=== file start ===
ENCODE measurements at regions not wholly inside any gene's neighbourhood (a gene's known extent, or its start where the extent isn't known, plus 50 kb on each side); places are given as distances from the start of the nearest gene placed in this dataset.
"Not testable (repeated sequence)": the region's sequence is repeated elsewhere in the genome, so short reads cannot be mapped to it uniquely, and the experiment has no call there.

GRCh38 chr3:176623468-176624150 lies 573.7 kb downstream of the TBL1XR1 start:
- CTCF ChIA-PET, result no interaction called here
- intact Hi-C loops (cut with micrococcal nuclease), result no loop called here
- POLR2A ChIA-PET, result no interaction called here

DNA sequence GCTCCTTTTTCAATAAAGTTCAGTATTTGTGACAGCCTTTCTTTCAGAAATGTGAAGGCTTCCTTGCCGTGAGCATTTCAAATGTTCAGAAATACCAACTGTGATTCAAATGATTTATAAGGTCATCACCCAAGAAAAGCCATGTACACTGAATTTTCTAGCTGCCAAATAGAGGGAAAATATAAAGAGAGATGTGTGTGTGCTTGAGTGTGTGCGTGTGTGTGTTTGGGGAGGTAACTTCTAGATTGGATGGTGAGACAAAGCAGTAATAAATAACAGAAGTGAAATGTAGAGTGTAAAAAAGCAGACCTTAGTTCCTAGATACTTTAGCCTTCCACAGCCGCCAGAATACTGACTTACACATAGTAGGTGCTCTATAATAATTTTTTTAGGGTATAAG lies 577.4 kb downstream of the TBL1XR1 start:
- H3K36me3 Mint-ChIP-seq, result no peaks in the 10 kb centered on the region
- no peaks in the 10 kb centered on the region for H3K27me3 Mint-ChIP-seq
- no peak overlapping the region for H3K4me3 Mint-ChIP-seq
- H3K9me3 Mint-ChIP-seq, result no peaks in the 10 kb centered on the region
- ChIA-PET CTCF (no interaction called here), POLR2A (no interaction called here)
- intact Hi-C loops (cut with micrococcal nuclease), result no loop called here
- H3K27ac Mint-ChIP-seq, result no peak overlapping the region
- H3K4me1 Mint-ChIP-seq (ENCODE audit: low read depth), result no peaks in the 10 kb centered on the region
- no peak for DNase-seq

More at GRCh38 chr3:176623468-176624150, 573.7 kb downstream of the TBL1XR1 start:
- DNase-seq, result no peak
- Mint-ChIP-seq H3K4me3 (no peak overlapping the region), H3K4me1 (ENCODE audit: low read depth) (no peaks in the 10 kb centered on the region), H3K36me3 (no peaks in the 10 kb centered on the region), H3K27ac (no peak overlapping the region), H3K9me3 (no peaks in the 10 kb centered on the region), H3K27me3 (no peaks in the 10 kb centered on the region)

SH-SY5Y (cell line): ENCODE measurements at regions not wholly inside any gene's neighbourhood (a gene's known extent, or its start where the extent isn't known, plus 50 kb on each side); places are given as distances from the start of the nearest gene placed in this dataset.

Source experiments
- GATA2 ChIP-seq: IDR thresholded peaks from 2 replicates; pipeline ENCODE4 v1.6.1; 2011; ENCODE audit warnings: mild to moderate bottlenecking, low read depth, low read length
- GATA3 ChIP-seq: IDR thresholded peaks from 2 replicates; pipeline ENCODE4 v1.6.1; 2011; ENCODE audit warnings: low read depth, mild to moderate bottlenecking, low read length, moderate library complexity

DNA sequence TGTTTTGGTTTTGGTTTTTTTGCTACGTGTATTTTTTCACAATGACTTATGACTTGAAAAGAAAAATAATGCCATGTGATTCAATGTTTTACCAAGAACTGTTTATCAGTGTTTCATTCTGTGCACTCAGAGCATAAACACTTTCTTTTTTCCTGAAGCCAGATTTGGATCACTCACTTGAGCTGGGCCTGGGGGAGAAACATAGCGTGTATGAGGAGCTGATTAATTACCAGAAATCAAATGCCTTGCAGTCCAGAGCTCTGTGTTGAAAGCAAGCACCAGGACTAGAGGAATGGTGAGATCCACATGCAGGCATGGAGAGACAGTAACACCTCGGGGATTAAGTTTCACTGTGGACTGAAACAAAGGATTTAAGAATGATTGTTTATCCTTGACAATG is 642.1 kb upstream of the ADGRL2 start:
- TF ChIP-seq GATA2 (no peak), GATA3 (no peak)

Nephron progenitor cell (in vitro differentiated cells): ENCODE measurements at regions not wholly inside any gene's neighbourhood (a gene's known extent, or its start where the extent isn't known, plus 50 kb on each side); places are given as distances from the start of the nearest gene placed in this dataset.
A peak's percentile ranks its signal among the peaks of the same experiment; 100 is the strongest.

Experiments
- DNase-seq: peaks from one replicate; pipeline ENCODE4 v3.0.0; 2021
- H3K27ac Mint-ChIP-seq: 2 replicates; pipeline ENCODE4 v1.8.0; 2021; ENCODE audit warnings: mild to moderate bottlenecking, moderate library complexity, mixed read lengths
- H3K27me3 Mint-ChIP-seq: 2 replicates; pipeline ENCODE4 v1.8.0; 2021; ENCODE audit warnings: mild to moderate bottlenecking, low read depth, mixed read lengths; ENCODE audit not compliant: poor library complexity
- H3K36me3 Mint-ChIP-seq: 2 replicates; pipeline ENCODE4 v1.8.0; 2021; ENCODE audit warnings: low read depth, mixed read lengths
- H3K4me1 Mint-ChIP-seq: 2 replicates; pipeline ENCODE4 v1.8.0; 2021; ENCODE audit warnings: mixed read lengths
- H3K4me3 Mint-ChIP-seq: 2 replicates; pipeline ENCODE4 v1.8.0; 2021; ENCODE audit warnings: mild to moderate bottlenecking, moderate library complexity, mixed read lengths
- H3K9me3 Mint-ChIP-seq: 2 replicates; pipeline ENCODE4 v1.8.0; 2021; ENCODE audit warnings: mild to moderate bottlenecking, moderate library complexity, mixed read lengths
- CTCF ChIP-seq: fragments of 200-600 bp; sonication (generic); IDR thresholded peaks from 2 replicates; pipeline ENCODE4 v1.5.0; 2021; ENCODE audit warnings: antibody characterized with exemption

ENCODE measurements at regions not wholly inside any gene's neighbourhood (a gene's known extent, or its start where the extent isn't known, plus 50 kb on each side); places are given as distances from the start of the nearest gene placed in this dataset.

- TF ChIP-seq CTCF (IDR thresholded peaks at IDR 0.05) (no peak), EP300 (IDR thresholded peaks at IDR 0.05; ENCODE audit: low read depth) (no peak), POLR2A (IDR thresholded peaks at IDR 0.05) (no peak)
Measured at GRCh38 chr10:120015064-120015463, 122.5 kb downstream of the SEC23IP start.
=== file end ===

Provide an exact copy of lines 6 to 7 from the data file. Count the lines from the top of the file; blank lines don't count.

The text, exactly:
- POLR2A ChIA-PET, result no interaction called here

DNA sequence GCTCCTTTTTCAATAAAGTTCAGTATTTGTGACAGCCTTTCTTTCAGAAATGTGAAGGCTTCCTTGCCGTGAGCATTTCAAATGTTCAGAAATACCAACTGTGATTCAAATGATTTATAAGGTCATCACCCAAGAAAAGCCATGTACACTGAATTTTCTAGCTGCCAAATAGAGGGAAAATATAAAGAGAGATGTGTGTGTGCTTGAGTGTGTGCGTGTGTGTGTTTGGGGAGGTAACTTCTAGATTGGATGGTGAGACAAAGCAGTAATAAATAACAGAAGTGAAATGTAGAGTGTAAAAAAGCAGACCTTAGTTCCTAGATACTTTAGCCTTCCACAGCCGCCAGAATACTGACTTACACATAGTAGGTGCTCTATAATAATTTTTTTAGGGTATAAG lies 577.4 kb downstream of the TBL1XR1 start: